A quick rundown…Safta and Augustin grew up together in Yugoslavia, but are now worlds apart – he is mute and she has gone to the city.
Strengths: Beautiful, haunting lyricism
Weaknesses: It took a little bit of time to get into (but is one of those books that sticks in your memory)
Why I read it: Bloomsbury kindly sent this to me – thank you!
Rating: 9 out of 10
Painter of Silence has been floating around the edges of my radar for some time – I’d read some good reviews on blogs, then it was listed for this year’s Orange Prize. Then thanks to the lovely people at Bloomsbury, I received a review copy. And now I’ve read it and I feel guilty. Why? Because this book should have been on the centre of my radar – it’s one of those books that you thoroughly enjoy, then curse yourself for not reading the instant it landed in your hands.
Painter of Silence has a gentle tone that builds and sways until you become completely enthralled with it. It does take a little while to get into – sorting out exactly who the characters are, the different time periods (before and after the second World War) and where they fit in relation to each other. You’ll find that everything does fit perfectly and each character and their actions have a reason.
The novel brings together two disparate characters – a mute, deaf homeless man who is brought into a hospital suffering from what sounds like a respiratory infection (possibly TB, I like to try to diagnose my characters) and a nurse from another ward who shows him kindness. These two people are the main characters – Augustin (Tinu) and Safta. They grew up together, Safta in the big house and Tinu as the child of one of the workers. Tinu was born deaf (Safta born to make noise) but they complement each other. Tinu has come to the city to tell Safta something she needs to know. By chance, Safta hears of the mute man and comes to see that it is Tinu. She gives him some paper and pencils and he begins to do what he has always done – draw.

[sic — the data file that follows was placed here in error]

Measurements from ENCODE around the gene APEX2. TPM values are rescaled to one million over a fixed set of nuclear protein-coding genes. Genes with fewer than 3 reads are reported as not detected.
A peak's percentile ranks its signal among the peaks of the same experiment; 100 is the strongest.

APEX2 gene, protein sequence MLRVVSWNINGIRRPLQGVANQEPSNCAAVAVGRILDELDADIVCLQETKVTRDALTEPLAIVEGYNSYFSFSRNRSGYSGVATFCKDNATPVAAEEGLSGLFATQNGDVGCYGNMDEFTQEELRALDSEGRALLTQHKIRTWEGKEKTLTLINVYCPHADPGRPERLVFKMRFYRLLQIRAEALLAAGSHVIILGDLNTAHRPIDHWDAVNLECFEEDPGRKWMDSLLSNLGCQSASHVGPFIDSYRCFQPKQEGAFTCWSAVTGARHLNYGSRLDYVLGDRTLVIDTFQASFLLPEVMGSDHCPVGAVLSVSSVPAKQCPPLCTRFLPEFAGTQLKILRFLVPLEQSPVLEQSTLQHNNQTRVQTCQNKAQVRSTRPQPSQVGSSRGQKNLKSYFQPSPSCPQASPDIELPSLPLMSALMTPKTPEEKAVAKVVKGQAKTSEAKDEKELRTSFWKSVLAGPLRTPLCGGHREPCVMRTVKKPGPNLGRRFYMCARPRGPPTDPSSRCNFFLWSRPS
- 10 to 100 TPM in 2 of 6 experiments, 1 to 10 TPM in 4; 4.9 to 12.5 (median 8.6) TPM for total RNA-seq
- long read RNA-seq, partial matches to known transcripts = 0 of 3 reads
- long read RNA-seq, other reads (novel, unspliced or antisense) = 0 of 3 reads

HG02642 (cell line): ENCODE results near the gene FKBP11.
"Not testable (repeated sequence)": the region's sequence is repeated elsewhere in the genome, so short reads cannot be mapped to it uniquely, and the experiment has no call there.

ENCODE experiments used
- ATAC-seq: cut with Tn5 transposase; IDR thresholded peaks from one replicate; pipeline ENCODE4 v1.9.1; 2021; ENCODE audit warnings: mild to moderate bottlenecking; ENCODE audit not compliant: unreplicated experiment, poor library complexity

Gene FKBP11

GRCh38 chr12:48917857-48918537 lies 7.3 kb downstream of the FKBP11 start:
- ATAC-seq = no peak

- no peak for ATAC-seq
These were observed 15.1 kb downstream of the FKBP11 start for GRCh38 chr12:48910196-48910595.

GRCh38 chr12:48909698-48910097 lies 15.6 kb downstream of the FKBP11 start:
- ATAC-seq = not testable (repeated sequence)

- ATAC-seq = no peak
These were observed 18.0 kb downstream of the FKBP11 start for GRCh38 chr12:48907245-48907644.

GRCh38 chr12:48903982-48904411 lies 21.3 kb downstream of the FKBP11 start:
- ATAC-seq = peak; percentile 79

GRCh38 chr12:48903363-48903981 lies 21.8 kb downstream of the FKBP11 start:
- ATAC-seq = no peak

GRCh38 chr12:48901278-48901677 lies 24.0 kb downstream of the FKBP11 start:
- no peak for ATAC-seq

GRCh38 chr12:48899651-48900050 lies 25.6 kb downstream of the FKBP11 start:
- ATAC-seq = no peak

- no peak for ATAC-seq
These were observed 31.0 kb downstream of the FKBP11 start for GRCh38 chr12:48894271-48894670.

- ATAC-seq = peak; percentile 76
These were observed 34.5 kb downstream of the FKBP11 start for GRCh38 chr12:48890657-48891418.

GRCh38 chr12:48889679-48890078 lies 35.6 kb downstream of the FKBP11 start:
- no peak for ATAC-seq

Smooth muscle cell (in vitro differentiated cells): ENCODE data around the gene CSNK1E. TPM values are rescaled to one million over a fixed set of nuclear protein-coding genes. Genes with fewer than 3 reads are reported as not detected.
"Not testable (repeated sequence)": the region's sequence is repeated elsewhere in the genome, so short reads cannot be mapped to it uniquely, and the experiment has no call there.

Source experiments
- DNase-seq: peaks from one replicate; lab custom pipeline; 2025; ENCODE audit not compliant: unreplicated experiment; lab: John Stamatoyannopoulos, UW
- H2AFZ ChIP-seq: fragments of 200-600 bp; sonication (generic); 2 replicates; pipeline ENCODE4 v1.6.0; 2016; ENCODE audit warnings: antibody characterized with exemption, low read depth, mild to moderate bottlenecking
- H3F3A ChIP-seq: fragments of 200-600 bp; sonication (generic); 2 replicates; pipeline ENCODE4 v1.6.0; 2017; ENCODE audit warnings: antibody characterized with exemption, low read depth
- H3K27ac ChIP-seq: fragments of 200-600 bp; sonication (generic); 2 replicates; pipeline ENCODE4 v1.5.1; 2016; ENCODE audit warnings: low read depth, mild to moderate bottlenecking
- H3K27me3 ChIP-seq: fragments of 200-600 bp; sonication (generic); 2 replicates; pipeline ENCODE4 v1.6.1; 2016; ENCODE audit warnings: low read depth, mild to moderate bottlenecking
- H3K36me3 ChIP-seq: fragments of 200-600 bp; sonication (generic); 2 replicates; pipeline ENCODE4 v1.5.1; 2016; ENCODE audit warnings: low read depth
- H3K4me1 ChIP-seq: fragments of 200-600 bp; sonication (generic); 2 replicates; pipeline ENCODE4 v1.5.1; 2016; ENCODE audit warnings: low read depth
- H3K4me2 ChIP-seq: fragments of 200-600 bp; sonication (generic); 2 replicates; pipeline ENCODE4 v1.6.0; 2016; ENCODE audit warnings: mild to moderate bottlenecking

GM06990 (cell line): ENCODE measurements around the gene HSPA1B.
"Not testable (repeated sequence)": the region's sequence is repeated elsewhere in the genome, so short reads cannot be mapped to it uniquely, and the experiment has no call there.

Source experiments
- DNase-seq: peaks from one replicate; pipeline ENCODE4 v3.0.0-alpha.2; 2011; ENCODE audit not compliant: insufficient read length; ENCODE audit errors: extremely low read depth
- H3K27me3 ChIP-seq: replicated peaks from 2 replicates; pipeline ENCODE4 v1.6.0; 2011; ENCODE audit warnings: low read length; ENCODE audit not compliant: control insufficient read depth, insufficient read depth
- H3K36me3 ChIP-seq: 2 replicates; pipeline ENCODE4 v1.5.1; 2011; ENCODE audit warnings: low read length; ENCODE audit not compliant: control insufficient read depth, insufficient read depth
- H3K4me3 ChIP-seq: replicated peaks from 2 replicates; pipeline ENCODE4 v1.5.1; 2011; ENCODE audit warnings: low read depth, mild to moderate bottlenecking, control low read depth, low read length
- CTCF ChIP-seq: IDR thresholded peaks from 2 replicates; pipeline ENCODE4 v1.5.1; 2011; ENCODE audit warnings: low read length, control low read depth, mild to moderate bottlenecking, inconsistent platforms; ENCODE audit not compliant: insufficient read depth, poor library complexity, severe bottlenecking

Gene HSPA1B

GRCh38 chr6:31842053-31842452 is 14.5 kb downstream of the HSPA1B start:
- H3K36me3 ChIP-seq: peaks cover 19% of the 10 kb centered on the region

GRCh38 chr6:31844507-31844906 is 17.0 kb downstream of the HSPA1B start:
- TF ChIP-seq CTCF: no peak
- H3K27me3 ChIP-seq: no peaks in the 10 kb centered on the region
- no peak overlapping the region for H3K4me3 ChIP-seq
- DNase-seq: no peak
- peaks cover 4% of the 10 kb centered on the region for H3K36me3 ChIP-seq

Through Tinu’s drawings and flashbacks to their childhoods, we begin to see how this pair and their families have been damaged during the war and the subsequent change in politics within Romania to a communist state. Harding paints exquisite pictures, making the simple sound beautiful and extraordinary. The writing is out of this world – it’s lyrical, vivid and gives the whole novel a sort of nostalgia that’s not tainted by time. Harding also gets deeply into the minds of her characters – Safta, frustrated at the turn of events that changed her life, and Tinu, whose life the war tears apart. The supporting characters are endearing (particularly the nurse Adriana, who looks after Tinu in the hospital and eventually takes him home, naming him Ioan after her dead son).
I found this book beautiful and I’ll definitely read more by this author.